Tales of the Krampus originated in what the internet calls the “Alpine” countries, including all the snowy, bread-based countries betwixt Austria, Slovenia, Germany and Italy. Though Krampus resembles something out of German folklore (the lolling tongue, the large twisted horns), its influence has expanded over the past century. As it turns out, children all over Europe enjoy, or at least fear, the story of St. Nicholas’ bane and possible partner. If St. Nicholas doesn’t deem you good enough for toys, you might be Krampus-prey.
Wikipedia begins with a phrase all monster-lovers enjoy: “There are many names for Krampus…” This means he shares a history with what John Gardner’s “Grendel” calls “descendants of Cain,” which are generally beast-like monsters who enjoy cruelty toward humans. Think “the dragon,” “El Chupacabra” “the Jersey devil” and “the beast” when it comes to Krampus, as opposed to mysterious, aloof monsters like the Loch Ness monster and Bigfoot. There is something fascinating about Krampus’ relationship with human children. Is it his job to dole out punishment? Does he do it for fun? If you wonder what motivates a creature like Krampus, you end up wondering what Santa’s motivations are as well. Seriously, both of them must have better things to do.
In Switzerland, he’s Schmutzli, or more interestingly, Père Fouettard (in English: Father Whip). As Father Whip, Krampus travels more often with his genial, rosy-cheeked brother Father Christmas, or Saint Nicholas, and the contrast is considered fun. I’d steer clear of referring to Krampus as Father Whip, though, as the Swiss tend to dress him up as Santa, but in a dirty uniform. He’s also Santa in a brown uniform, and most disturbingly Santa in what looks like blackface. Not smart, ya Swiss crazies.
Although Krampus does share visual qualities with Satan-related beasts, it would be inaccurate to say he’s a Judeo-Christian character. As Jordan Dobbs Rosa sings in “The Krampus Song” (only the most credible of sources on this blog, folks): He looks a lot like Beelzebub / but they are not the same“. In truth, Krampus has roots in Pagan idealogy and imagery, just as St. Nicholas and his decorated fir trees.
One of my favorite Adult Swim cartoons (trust me, the list is long) features Krampus as an eye-rolling, animalistic beast fulfilling some pre-determined role by licking and kidnapping bad little children. This version is interesting (and arguably funnier), but not necessarily in line with most depictions of Krampus.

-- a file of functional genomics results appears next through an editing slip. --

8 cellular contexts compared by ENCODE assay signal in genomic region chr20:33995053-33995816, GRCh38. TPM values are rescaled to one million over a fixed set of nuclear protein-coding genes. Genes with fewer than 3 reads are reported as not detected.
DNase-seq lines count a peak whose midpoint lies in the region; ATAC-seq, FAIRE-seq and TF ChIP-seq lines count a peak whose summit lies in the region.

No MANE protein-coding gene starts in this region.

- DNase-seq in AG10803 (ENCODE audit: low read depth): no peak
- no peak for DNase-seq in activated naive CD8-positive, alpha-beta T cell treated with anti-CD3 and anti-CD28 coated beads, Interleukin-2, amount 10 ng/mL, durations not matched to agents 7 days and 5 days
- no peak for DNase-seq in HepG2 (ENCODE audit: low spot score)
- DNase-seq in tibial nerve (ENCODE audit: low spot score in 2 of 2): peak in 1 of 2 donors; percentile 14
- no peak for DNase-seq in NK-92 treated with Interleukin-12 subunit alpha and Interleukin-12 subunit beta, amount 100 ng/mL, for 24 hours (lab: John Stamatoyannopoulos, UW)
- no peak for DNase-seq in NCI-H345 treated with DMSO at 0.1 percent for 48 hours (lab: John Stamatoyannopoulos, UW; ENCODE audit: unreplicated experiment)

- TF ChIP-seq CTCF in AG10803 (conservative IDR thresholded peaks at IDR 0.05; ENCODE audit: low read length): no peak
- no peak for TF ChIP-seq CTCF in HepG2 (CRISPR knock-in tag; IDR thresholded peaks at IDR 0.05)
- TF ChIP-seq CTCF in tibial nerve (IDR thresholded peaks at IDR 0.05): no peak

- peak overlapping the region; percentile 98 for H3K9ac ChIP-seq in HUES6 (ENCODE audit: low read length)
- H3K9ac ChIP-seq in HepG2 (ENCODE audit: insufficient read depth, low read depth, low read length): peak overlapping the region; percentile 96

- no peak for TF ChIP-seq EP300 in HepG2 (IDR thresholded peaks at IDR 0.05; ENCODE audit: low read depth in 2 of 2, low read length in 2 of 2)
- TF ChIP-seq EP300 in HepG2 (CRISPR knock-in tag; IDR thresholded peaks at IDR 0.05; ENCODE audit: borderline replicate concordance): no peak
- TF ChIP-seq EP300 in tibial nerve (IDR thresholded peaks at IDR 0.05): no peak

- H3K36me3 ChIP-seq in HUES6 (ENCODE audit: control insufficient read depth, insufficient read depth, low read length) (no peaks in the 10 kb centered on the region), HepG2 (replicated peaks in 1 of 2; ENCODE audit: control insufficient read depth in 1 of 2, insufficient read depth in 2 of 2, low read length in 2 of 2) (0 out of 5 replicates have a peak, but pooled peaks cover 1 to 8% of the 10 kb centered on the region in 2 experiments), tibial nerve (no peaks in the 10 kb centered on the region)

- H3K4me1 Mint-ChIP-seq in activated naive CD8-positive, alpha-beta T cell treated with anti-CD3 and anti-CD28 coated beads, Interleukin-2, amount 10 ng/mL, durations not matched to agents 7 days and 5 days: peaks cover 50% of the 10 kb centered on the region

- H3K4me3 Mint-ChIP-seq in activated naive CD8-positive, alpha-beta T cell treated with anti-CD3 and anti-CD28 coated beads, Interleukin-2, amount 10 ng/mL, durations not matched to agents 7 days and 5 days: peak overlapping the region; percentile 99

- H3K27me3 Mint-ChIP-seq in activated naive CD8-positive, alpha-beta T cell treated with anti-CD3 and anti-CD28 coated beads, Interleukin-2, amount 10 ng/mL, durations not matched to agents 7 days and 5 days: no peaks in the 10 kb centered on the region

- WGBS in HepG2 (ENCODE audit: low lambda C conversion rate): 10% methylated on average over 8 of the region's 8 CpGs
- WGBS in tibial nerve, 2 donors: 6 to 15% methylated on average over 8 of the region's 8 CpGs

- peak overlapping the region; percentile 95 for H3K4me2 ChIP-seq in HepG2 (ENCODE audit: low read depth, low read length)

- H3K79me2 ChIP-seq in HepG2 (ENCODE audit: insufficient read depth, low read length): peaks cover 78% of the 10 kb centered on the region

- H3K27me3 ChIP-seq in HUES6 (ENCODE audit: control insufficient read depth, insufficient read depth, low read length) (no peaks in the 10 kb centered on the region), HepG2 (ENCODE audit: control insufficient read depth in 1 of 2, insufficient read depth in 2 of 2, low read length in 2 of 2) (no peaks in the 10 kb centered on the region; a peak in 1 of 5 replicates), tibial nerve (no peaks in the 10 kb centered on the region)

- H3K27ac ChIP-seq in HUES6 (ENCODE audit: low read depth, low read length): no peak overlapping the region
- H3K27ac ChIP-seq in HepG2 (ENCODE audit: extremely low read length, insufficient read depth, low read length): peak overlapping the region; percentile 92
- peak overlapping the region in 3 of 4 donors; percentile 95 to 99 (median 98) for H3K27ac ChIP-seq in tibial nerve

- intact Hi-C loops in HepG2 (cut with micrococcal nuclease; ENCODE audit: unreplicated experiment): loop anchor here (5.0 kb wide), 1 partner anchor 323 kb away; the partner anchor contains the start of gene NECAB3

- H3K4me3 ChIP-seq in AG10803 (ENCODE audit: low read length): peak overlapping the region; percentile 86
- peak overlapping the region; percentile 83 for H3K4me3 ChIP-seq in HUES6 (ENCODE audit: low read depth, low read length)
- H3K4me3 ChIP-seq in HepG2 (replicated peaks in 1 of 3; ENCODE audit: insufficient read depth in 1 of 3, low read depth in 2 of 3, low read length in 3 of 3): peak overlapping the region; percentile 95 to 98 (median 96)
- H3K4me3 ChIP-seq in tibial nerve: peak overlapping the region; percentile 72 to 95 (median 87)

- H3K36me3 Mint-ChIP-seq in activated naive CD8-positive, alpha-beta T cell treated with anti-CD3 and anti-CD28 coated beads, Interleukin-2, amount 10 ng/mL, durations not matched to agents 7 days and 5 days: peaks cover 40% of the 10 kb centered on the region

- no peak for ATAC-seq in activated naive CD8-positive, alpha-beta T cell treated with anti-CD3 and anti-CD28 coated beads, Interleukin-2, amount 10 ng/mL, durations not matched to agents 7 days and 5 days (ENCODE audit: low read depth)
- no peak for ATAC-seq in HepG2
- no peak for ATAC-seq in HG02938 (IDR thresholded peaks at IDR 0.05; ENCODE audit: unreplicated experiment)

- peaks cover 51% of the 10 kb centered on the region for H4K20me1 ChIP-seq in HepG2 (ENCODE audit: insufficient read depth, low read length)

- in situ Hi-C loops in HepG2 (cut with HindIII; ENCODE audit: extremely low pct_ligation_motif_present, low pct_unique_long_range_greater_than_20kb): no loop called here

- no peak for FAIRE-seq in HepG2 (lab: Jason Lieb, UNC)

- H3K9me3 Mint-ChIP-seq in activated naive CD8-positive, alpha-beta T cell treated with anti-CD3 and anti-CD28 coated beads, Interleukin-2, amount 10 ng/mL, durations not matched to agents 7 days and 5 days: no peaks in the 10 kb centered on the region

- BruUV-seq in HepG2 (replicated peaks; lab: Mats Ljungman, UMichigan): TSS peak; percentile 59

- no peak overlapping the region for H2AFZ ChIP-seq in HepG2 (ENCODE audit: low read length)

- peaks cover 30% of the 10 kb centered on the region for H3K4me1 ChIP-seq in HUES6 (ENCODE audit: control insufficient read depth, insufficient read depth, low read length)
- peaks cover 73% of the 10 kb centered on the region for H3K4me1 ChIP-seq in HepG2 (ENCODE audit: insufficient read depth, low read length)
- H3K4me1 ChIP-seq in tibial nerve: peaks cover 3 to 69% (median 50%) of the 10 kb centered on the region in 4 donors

I enjoyed a creature in recent memory that may not be exactly the Krampus, but is certainly similar. 2010’s batshit-bonkers Finnish film “Rare Exports” gave us a twisted Santa Claus who is neither human nor beast, protected at all costs by his legion of demonic elves. Is he Krampus? Are they one in the same?
Perhaps they both reflect our cultural worries about Santa (why do we allow him access to our home? Is he human? Is he not human?), as both Krampus and the creature in Rare Exports turn the “Xmas” set-up on its head. After all, if Santa is only humanoid, he’s more like a monster than the rest of us.
One of the meanest things I’ve ever done to my brother was insist that Krampus is real. He loves monsters almost as much as I do, so when I told him Santa had an evil partner who followed him around, he practically fainted. I remember doing a Google search with my then-seven-years-old brother on my lap, both of us in our red and white holiday pajamas. He made scoffing sounds every time I brought up a new Krampus photo. “Psh, that’s a costume.”
“I guess it’s hard to find pictures of the real Krampus,” I offered. He sat quietly for a second, and said, “Yeah, you’re right. That’s probably it.” Years later, on a roadtrip from New Jersey to New Mexico, my brother suspected Krampus around every corner. He found it scarier than the time I told him about the Jersey devil, because this thing had a jolly opposite in comparison and specifically lusted after kids. Krampus wasn’t just a monster, he was an anti-Santa, which to a suburban little boy can seem like an Anti-Christ (suburban boys are heathens).